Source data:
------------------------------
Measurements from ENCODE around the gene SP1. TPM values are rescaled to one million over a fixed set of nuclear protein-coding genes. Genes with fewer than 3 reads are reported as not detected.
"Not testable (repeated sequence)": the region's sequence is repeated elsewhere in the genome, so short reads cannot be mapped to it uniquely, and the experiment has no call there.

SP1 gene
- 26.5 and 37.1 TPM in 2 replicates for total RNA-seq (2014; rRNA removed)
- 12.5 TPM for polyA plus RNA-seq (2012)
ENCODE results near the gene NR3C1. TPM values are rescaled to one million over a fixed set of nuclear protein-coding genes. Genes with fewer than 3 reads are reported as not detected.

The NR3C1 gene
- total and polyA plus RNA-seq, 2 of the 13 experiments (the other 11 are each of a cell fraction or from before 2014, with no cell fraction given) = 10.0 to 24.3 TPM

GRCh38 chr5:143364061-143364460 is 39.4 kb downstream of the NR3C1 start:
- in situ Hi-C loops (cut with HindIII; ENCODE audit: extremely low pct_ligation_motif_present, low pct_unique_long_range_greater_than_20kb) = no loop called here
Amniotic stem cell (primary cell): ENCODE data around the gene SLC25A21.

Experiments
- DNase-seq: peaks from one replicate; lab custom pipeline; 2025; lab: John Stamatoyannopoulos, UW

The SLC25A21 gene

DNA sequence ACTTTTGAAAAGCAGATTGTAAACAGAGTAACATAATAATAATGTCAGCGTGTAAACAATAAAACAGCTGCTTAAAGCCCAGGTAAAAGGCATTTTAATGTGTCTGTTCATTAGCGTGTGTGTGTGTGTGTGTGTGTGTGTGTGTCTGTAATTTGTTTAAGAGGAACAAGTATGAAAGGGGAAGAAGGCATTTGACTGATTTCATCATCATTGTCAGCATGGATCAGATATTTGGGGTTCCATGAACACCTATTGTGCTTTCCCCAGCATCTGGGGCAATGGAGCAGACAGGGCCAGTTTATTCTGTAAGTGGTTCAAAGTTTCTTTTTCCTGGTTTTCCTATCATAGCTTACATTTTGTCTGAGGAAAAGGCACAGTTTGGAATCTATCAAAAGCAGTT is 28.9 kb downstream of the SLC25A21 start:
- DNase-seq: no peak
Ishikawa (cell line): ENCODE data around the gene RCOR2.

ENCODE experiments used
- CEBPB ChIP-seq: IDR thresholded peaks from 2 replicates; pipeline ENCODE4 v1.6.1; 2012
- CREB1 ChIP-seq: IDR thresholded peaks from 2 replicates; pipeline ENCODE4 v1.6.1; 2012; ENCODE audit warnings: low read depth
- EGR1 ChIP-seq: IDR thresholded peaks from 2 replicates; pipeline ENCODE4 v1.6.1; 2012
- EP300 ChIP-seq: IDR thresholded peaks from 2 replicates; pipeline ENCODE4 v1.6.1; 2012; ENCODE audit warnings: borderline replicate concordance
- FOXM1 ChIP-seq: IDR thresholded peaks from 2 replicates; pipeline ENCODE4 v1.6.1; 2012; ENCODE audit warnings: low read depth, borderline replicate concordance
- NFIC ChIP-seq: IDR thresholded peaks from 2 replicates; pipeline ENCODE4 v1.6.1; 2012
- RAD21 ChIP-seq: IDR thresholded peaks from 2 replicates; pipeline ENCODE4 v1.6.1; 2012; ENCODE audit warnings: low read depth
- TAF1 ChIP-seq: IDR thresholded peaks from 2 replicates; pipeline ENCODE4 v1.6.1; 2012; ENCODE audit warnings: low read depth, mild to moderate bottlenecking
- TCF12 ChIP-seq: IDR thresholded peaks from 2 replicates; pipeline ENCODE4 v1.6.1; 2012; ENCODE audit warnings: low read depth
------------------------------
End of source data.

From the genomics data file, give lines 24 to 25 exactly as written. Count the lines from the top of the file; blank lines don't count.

- NFIC ChIP-seq: IDR thresholded peaks from 2 replicates; pipeline ENCODE4 v1.6.1; 2012
- RAD21 ChIP-seq: IDR thresholded peaks from 2 replicates; pipeline ENCODE4 v1.6.1; 2012; ENCODE audit warnings: low read depth